Group targets violence against trans women

Group targets violence against trans women

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A statewide advocacy group is speaking out about the increasing number of transgender women of color disproportionately affected by gun violence.

CeaseFirePA is the largest grassroots organization in the state working to prevent gun violence. Michael Cogbill, community organizer for the Philadelphia office, is leading the group’s efforts to raise awareness about the “most vulnerable population of gun-violence victims.”

“CeaseFirePA is stepping into communities that are heavily affected by gun violence, including the trans community. We’ve been increasingly visible in LGBTQ spaces advocating for trans people, specifically trans women of color,” Cogbill said. “I’ve adjusted my advocacy efforts to educate the community on trans-panic violence, while pointing out a trend that I don’t think many people outside the community realize is becoming a serious issue.”

A single poster in the group’s Philadelphia office hangs on the wall with 11 names written in black letters across a white background. Nizah Morris, Gucci, Erika Keels, Stacey Blahnik, Kyra Cordova, Diamond Williams, Keisha Jenkins, Maya Young, London Chanel, Sean Ryan Hake and Andi Woodhouse were the victims of gun violence in Pennsylvania over the last 15 years. A third of these victims were trans women of color, one of the most vulnerable populations that is also disproportionately affected by gun violence, said Cogbill.

“Trans women of color are dying at alarming rates and no one seems to be talking about it. We’re doing all that we can to help the trans community and other marginalized communities stand up and advocate for themselves when it comes to gun-control policies,” he said.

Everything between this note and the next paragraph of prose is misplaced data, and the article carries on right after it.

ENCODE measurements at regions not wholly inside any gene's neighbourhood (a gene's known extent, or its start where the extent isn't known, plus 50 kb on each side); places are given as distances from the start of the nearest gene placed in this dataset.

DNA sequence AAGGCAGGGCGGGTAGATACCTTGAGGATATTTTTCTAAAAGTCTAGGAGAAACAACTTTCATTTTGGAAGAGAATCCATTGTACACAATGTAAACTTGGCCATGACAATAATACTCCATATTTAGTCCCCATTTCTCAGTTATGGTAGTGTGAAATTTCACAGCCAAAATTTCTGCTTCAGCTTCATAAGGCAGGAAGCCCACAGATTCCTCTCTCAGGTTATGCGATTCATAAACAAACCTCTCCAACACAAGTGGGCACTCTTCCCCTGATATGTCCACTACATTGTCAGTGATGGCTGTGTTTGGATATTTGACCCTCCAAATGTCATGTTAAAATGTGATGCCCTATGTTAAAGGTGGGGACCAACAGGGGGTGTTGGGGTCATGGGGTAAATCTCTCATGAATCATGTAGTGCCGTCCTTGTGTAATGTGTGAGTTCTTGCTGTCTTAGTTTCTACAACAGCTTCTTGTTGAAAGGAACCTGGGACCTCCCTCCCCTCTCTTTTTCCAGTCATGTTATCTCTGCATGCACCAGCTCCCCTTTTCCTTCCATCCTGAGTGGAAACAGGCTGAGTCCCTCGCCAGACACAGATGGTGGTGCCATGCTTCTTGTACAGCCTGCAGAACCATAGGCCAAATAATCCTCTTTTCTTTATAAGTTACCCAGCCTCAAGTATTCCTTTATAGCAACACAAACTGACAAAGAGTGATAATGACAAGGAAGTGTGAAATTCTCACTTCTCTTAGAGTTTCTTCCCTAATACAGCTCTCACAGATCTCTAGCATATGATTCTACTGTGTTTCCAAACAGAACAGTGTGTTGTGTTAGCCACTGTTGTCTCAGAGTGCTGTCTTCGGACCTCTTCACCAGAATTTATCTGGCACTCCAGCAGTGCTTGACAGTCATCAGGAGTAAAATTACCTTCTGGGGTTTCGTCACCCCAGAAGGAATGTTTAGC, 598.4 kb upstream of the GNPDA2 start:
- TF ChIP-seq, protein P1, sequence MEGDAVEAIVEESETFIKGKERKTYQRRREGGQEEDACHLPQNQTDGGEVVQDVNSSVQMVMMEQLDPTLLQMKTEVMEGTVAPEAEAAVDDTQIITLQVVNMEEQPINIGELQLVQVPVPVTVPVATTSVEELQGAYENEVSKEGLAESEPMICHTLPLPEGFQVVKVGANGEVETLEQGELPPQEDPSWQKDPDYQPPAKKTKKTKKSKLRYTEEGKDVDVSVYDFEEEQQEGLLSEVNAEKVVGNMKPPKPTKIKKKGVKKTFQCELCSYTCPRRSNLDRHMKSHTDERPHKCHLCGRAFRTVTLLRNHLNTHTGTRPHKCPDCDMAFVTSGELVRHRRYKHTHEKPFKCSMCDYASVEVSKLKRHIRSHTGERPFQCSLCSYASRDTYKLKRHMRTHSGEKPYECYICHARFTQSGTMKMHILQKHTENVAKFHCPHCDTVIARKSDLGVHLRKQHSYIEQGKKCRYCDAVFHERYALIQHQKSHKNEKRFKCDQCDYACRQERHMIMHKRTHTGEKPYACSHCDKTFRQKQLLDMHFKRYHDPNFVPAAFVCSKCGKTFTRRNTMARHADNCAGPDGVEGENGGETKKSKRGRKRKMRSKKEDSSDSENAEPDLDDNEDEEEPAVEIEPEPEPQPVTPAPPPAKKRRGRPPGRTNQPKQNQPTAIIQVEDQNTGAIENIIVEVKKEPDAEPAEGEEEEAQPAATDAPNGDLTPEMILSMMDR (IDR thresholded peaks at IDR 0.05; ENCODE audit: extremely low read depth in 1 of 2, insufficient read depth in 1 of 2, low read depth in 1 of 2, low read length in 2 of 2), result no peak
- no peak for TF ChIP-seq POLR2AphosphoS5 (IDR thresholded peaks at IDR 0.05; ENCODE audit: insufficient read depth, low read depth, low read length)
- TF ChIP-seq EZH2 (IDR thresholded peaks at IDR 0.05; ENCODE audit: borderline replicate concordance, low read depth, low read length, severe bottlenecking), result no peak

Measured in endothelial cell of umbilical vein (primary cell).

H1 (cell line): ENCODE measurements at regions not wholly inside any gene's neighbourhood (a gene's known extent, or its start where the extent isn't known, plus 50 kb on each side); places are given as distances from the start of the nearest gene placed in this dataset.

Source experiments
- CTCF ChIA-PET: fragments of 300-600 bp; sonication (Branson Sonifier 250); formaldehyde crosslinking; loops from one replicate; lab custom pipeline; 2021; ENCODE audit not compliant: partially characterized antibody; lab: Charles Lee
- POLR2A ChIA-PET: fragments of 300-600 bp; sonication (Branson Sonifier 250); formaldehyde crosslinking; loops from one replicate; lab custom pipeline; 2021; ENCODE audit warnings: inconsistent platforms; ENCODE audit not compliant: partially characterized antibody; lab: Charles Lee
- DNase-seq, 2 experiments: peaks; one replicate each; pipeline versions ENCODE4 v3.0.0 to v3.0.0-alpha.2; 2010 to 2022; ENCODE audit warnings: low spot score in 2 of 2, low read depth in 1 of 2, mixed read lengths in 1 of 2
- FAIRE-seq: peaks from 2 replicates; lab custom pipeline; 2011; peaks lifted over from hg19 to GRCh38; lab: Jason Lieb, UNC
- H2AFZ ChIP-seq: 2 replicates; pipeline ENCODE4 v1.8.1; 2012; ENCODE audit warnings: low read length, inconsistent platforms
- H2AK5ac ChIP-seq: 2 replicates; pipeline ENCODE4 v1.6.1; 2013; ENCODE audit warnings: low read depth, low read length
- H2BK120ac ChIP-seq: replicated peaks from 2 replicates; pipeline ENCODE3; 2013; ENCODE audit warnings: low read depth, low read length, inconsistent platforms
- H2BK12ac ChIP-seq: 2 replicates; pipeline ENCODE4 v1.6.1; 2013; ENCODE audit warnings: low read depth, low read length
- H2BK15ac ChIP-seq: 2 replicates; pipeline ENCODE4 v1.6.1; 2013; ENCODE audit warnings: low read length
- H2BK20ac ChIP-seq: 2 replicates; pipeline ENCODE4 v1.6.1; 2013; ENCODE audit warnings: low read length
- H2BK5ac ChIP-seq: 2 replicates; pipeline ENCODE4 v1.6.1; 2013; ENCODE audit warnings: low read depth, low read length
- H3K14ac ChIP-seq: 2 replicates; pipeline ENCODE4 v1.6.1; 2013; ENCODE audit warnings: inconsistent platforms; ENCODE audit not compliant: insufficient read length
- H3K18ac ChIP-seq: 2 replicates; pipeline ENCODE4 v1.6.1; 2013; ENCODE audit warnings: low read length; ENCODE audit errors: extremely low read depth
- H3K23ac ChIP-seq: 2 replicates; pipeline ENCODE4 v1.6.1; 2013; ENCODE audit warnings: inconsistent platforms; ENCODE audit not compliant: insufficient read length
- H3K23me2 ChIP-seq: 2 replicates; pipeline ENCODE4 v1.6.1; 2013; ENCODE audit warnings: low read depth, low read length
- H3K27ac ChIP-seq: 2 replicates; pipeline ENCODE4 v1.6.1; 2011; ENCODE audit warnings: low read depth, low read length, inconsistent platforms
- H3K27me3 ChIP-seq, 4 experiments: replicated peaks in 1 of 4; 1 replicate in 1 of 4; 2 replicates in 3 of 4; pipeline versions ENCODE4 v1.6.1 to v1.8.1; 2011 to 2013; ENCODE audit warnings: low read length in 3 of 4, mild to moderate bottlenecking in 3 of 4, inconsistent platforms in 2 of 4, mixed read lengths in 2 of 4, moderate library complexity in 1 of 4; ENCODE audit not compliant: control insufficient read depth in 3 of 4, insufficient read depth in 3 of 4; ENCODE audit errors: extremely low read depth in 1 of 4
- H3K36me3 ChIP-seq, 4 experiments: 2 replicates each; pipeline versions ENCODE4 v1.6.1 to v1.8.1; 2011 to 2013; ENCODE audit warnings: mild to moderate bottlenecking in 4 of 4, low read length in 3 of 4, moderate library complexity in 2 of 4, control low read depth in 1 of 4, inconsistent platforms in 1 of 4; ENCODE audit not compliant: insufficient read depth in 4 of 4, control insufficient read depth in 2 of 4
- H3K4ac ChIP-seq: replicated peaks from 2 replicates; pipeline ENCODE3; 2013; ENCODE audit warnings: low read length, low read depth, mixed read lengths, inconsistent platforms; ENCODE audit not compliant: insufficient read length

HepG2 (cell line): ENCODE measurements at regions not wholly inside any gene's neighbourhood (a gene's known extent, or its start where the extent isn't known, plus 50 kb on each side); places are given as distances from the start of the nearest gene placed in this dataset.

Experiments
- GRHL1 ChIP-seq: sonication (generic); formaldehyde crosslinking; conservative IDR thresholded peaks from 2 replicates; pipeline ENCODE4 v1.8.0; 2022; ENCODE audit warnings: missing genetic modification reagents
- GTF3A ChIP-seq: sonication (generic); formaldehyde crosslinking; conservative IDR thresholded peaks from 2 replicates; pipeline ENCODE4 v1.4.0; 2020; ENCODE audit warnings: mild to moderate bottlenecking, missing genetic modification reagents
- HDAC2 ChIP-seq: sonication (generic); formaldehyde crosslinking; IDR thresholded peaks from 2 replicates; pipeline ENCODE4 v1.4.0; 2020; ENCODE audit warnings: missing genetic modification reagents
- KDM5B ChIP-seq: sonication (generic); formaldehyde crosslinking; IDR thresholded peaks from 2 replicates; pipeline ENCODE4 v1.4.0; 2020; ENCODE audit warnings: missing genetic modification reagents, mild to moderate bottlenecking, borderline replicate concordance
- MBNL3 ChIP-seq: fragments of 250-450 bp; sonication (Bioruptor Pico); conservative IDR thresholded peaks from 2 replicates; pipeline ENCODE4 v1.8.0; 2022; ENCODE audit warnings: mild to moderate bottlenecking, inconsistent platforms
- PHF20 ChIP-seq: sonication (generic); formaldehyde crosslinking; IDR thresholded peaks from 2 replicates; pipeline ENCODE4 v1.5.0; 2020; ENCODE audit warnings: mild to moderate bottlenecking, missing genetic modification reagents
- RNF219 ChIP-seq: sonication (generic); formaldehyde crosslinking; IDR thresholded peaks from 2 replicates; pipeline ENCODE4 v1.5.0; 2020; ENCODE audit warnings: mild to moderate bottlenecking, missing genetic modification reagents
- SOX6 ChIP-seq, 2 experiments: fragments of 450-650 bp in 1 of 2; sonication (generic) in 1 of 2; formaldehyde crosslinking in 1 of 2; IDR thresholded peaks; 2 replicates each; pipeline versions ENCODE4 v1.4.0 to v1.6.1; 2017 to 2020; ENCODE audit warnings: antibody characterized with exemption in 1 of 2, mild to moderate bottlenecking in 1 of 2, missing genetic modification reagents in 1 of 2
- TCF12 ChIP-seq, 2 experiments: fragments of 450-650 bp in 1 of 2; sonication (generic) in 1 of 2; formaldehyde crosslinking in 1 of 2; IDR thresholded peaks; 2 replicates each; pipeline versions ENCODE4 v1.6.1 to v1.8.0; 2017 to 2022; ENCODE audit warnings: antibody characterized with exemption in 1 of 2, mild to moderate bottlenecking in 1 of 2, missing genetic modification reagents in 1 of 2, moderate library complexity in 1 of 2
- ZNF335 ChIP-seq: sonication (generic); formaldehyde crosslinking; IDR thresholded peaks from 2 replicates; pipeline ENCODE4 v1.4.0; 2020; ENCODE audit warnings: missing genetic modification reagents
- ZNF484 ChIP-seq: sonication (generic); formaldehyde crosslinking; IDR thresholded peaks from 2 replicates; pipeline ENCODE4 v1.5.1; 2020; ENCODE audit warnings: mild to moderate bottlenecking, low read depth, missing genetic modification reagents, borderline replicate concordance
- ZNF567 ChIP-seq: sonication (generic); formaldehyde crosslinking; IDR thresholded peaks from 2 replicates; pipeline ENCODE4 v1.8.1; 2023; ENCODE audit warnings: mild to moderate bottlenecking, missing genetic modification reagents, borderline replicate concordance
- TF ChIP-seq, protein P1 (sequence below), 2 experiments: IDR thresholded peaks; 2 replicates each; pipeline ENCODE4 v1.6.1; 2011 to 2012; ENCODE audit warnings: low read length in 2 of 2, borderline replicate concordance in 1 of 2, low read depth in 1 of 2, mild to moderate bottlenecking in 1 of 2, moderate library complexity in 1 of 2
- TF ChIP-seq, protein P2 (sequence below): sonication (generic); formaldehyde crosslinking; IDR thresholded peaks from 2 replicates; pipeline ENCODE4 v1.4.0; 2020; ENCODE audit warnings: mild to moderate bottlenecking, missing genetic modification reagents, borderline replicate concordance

Rhona Gerber, CeaseFirePA’s director of development, said the group provides the public with tools to advocate for “common-sense gun control.”

“We teach people how to be advocates, how to effect changes in gun policies and how to reach out to their legislators,” she said. "There’s a widespread belief that only experts, people in positions of power or those who have a lot of money can affect policy. Through the CeaseFire Pennsylvania Education Fund, we’re educating citizens about the power of their voice when it comes to fighting gun violence.”

The Human Rights Campaign, the national LGBTQ civil-rights advocacy group, released a report last November stating that 84 percent of trans victims of fatal gun violence in 2017 were people of color. Last month, The Advocate reported that 18 homicides of trans Americans had been reported so far this year. More than half of those victims were trans women of color.

Cogbill became interested in joining the cause after working at the 12th Street Air Command, now known as iCandy, and seeing firsthand the violence against trans women of color. He convinced CeaseFirePA to participate for the first time in Mazzoni Center’s Trans Wellness Conference last month. There, he learned about the use of pronouns and nonbinary identities.

“I now incorporate asking for preferred pronouns during organizing events,” Cogbill said, adding that the conference taught him awareness and sensitivity. 

CeaseFirePA will take part in the annual Philadelphia Trans March in October. 


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